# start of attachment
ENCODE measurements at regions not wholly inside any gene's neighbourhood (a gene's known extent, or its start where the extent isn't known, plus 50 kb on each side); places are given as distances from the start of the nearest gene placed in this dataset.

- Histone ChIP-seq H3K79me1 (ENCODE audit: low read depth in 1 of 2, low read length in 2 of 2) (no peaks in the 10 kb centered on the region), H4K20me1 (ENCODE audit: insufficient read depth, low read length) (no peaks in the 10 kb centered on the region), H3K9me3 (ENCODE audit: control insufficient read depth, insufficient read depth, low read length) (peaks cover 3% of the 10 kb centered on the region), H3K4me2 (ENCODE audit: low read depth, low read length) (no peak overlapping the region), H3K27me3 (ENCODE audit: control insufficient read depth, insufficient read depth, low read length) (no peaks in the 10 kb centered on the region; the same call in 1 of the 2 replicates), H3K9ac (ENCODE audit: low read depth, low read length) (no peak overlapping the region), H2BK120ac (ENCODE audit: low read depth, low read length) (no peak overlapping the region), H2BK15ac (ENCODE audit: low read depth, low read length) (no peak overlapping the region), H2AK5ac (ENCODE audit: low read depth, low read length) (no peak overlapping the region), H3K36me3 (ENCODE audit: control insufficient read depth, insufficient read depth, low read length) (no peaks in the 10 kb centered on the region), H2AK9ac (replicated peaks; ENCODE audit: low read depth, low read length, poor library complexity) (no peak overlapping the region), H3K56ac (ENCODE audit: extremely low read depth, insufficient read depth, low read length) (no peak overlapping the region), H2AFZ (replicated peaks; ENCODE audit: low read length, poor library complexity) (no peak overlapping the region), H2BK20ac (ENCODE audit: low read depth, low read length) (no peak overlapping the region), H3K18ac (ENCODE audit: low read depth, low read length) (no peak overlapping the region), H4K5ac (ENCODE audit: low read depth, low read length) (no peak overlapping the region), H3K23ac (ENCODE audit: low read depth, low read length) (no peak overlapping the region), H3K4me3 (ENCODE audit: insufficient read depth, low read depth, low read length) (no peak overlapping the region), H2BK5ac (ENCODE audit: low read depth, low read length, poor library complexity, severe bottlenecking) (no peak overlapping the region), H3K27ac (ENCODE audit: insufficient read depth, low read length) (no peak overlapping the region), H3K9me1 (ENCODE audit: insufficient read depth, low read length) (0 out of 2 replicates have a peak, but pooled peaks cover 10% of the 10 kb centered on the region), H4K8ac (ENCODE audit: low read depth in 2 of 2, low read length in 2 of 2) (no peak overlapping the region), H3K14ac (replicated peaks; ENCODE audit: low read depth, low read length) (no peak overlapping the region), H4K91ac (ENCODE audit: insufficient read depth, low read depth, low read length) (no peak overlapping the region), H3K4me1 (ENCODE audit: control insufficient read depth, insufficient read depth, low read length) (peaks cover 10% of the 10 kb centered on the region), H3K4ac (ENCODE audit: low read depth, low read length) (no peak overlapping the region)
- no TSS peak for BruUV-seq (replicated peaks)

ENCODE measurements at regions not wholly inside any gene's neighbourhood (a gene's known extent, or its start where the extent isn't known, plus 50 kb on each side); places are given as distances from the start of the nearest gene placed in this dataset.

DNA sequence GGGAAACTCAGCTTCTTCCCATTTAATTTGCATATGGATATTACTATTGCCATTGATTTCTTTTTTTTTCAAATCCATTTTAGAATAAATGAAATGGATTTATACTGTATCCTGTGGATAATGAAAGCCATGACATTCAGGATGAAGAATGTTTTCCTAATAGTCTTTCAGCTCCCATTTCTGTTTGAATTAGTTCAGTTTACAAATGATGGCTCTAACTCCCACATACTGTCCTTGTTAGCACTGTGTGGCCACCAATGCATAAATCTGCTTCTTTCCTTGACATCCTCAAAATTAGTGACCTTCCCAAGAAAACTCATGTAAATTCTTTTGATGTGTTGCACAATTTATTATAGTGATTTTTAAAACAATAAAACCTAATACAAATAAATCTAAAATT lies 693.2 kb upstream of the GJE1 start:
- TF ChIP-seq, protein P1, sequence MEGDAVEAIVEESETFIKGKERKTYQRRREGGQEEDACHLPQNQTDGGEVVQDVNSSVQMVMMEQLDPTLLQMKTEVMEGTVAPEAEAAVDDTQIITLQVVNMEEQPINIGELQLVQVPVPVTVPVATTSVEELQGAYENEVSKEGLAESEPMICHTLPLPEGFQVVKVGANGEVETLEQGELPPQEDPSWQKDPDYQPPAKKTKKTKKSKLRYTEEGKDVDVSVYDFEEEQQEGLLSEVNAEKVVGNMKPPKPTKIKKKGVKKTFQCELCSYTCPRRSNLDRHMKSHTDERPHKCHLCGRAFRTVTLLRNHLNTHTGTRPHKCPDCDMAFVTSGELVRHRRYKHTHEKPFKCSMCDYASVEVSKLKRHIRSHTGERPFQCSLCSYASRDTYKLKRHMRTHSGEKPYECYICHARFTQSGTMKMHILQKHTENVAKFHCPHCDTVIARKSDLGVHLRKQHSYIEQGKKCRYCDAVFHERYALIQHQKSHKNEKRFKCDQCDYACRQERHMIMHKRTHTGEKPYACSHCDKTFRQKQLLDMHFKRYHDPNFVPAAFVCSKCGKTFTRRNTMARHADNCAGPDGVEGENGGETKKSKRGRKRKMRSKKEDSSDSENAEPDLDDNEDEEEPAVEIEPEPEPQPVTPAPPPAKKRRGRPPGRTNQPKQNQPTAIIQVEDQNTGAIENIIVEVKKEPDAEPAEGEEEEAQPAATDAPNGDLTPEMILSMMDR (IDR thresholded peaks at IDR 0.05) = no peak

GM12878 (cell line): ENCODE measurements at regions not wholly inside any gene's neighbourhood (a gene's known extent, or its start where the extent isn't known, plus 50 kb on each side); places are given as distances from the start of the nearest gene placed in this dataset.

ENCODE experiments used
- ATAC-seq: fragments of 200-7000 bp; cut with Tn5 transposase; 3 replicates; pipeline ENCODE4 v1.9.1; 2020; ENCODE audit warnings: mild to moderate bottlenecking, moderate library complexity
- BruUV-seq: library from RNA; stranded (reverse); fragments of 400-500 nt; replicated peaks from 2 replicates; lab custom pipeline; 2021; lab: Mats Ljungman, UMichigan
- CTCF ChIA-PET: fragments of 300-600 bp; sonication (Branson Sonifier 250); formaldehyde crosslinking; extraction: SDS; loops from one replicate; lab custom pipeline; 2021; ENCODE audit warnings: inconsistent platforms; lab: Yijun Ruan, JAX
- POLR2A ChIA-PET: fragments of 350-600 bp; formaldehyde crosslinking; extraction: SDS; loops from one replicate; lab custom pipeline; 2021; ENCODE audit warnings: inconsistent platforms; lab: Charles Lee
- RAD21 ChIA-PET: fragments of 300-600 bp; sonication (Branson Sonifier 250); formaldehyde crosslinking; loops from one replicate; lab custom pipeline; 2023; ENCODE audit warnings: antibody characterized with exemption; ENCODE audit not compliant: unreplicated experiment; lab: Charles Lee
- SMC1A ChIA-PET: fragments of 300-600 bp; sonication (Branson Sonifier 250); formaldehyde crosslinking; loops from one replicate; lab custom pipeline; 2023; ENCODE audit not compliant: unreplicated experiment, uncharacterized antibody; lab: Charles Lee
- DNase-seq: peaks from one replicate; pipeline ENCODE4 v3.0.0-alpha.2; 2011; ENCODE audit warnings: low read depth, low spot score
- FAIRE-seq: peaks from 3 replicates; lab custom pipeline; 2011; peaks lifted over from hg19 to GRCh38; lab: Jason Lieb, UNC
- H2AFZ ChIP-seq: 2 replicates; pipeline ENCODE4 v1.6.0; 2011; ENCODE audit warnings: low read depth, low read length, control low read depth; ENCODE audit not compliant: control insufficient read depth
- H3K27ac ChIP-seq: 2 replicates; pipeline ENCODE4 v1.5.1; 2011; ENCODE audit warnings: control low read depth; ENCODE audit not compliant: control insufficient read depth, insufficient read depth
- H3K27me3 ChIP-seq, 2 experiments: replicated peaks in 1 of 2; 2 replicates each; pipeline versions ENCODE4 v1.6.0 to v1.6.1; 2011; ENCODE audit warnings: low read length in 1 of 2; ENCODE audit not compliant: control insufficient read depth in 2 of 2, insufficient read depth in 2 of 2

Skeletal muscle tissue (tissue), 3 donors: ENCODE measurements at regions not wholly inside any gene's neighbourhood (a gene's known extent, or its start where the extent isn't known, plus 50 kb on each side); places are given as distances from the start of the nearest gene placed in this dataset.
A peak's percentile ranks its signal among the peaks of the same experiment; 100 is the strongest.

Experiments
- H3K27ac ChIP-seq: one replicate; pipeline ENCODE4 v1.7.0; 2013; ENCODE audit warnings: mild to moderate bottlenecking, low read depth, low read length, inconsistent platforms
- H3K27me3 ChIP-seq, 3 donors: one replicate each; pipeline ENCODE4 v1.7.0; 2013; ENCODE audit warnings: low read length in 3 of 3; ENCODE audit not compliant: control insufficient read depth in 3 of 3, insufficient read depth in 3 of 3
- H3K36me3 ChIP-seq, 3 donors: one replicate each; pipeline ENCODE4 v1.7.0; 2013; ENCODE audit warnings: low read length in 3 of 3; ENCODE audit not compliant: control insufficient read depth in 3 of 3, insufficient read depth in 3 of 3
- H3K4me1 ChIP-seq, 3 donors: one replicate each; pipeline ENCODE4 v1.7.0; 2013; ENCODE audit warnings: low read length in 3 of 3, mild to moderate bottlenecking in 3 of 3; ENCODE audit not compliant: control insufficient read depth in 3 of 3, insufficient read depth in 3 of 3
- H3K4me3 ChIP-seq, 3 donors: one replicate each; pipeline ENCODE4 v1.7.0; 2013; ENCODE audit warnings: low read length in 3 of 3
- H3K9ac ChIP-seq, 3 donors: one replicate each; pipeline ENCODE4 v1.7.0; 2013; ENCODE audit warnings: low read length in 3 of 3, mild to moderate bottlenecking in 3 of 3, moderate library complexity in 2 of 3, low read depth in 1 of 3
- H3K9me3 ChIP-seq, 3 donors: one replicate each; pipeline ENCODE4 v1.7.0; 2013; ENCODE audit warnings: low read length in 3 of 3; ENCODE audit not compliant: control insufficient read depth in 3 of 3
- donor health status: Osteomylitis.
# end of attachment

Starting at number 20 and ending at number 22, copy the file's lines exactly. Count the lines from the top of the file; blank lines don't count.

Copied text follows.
Skeletal muscle tissue (tissue), 3 donors: ENCODE measurements at regions not wholly inside any gene's neighbourhood (a gene's known extent, or its start where the extent isn't known, plus 50 kb on each side); places are given as distances from the start of the nearest gene placed in this dataset.
A peak's percentile ranks its signal among the peaks of the same experiment; 100 is the strongest.

Experiments